Most patterns will tell you that the recommended gauge is measured within a 4 inch square (or for our metric friends 10 centimeters). So most knitters (and I am guilty of this as well) will calculate how many stitches they think they will need to get the 4 inches and cast on that amount. Then they will knit about 2 ½ inches and measure the swatch while still on the needle. This is a great starting point to see if you are going to get close to gauge, but not the correct way to make sure you are getting proper gauge! In fact, you will want to make your gauge swatch AT LEAST 6 inches wide.

Now what do you need to do to see if you are getting proper gauge?

Starting with the information on the label, take the recommended stitch per inch and multiple that by 6 and then add 4 stitches. Using Kamara as an example, you would multiply the 4.5 stitches by 6 and then add 4, which equals 31. Cast on those 31 stitches on the recommended needle size from the label (however if you KNOW that you typically knit loose or tight you can adjust accordingly.)


Work a few rows in garter stitch (knit every row), and then you can start your pattern stitch, with 2 stitches on each side in garter. For this example we are going to use stockinette stitch, so for our right side rows we can knit across, but on the wrong side rows, we will k2, p27, k2. We will repeat these 2 rows until the swatch measures about 6 inches, work a few rows in garter stitch and then loosely bind off.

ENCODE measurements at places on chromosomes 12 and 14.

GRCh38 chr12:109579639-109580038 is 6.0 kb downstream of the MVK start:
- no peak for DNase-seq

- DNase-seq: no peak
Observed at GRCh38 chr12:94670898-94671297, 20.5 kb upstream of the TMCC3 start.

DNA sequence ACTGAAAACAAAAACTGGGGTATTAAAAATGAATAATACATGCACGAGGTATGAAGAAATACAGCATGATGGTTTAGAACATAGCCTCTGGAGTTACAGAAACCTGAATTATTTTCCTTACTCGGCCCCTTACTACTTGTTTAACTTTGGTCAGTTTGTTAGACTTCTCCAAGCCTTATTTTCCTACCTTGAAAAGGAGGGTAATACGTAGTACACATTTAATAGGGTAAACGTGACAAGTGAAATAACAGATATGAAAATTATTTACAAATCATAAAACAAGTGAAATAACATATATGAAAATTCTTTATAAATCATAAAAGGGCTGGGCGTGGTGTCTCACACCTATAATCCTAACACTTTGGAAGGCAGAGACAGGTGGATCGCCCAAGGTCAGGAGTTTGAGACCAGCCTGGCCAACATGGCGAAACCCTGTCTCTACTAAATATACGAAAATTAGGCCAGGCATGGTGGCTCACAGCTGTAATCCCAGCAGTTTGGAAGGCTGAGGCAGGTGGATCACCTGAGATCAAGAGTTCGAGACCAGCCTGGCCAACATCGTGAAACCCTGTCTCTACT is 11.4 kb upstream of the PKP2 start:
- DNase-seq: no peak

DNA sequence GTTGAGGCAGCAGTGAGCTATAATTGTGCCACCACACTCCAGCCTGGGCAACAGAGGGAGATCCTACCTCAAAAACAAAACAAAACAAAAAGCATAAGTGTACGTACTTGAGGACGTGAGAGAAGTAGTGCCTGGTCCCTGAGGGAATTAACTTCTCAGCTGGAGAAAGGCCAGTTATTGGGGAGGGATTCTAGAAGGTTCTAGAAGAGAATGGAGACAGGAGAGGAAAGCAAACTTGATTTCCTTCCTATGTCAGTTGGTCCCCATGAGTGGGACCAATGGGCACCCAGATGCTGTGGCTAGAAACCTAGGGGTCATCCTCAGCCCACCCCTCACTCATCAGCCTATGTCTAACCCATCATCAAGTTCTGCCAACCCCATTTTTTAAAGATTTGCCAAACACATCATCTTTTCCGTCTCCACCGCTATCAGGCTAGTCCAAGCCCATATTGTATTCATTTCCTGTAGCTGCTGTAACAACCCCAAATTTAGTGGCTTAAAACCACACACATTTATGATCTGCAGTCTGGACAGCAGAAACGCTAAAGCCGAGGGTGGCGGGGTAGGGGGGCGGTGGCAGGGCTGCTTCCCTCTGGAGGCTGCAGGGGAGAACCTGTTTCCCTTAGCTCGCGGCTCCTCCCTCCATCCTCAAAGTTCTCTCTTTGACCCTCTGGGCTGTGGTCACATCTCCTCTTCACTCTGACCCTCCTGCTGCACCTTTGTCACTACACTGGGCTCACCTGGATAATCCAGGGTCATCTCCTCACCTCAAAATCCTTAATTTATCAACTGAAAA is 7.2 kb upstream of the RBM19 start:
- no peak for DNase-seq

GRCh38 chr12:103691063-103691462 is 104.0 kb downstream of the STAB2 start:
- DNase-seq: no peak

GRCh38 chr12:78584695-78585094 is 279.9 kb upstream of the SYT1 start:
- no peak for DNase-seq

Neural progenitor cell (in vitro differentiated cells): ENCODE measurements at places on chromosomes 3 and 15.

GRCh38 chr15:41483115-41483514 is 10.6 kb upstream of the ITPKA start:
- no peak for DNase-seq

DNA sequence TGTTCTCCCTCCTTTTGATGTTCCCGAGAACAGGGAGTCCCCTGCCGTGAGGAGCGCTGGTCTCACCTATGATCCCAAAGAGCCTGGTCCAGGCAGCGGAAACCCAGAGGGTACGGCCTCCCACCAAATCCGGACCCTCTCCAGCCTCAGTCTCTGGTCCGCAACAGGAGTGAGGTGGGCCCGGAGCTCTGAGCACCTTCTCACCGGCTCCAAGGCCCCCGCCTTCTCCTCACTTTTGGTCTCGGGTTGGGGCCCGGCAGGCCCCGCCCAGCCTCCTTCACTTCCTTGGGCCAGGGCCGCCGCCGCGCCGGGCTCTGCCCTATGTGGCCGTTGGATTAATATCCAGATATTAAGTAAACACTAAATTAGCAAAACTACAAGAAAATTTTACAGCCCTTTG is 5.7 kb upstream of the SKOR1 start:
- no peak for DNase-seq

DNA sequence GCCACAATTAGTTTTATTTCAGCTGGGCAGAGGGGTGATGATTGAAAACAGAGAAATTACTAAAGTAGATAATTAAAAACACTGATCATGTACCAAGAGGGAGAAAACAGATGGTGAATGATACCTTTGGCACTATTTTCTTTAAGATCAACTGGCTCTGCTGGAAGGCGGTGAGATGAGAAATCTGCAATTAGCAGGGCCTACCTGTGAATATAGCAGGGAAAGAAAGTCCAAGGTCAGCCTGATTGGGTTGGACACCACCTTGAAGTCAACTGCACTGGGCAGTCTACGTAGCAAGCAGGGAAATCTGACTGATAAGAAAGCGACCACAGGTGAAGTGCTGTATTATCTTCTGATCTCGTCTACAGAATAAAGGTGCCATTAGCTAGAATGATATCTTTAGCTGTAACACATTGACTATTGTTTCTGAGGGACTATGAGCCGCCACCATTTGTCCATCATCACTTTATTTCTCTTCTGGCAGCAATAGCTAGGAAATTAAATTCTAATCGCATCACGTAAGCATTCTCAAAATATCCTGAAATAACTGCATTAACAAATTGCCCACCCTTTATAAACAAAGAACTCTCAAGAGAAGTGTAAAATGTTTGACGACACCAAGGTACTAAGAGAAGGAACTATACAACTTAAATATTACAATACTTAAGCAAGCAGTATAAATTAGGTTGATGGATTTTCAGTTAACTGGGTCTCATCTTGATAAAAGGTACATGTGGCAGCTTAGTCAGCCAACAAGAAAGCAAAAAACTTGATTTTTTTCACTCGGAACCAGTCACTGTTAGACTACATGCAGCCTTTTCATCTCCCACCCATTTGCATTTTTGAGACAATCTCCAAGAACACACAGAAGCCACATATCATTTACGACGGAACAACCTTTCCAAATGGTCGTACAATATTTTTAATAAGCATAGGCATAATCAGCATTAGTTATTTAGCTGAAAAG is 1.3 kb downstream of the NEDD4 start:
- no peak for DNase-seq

I’ll bet your thinking “Great! I can finally measure my gauge.” Not quite yet. There are a few more important things, and these are even more crucial than the knitting.

First you need to wash you swatch. You are (hopefully) eventually going to wash your garment; in my humble opinion it is better find out now how the yarn will react to water. This is especially true for fibers that have a reputation for stretching, such as cotton and linen. Just like you did when you chose the tools to make your swatch, you will want to use the same tools to wash your swatch. If you plan on washing your sweater by hand, then wash it by hand. But if you plan to use the gentle cycle on your washing machine, it would be a good idea to use the machine to wash your swatch.


Next, you will need to let your swatch dry. And just like before, you want to dry it the way you plan on drying the finished object. I recommend laying your swatch (and your finished pieces) flat to dry and pinning them slightly. However, if you plan on throwing it in the dryer on low, this is the time to try it.

Once your swatch is dry, you are finally (finally!) ready to start measuring. You want to lay your swatch on a smooth hard surface. Using a ruler, measure four inches across and count your stitches and rows (see the pictures below). Divide each of these numbers by four. Once you have those numbers you have a swatch that should accurately represent your gauge.



That wasn’t so hard, was it?

I can hear your mind working and I know what you are going to ask next. “What if my gauge doesn’t match the requirements in the pattern?” That’s the next post in this series, so stay tuned.

Normally I end my posts with ‘Knit on!,’ but today I will say…

Swatch on!

Horizon

There are so many things to like about fall, it’s hard to know where to start – the crisp days, apple picking, hayrides, pumpkin lattes (or pumpkin anything really), or the color show that Mother Nature gives us. But the thing I like the best is the knitting and crocheting. Fall is the perfect time of year to cozy up with our needles or hooks and get to work making things that will keep us and/or our loved ones warm during the winter months.